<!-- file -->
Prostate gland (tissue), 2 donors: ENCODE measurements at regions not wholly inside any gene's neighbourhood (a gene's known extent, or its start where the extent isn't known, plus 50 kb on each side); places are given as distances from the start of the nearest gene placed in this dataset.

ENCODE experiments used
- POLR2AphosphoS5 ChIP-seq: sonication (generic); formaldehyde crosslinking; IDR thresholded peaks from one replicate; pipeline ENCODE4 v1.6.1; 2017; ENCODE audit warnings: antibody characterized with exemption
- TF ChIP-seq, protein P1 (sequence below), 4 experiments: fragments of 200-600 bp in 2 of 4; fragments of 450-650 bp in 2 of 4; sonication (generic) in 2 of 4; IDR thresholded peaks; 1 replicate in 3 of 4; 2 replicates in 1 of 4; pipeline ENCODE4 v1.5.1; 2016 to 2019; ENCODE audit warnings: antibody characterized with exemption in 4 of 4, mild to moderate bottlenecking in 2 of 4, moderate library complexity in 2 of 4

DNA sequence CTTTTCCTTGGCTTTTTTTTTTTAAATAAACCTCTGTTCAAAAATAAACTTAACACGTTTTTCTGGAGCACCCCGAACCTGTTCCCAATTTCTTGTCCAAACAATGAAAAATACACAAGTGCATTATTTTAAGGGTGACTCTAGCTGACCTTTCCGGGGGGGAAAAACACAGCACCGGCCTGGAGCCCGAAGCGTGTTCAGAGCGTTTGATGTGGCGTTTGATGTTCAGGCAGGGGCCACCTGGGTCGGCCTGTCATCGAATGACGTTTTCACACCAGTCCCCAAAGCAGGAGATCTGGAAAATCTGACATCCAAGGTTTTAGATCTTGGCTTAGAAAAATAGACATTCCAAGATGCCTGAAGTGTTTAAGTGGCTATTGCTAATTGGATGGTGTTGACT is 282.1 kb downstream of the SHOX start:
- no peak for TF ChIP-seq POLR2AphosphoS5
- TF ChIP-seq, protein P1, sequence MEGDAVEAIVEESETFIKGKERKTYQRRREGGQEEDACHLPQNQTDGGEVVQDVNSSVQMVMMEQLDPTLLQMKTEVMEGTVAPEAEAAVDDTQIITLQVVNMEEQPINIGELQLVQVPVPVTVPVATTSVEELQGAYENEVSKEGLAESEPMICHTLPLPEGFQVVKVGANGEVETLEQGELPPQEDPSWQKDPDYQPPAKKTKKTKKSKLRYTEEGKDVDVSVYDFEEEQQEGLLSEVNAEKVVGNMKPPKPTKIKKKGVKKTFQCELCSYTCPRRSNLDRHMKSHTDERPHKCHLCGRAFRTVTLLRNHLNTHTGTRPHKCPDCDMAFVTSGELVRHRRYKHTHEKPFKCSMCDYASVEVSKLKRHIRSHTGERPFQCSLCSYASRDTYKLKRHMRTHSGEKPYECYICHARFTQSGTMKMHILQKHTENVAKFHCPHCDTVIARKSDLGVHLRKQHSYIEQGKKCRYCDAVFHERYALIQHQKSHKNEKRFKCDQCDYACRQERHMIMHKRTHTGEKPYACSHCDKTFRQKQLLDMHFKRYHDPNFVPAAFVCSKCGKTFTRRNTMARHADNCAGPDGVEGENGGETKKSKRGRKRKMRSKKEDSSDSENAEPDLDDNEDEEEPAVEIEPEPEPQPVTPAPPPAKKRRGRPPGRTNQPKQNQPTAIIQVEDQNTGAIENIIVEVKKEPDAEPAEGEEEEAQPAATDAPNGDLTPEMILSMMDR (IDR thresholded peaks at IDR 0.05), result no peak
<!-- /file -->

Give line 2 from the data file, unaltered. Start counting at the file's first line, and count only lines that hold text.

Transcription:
ENCODE experiments used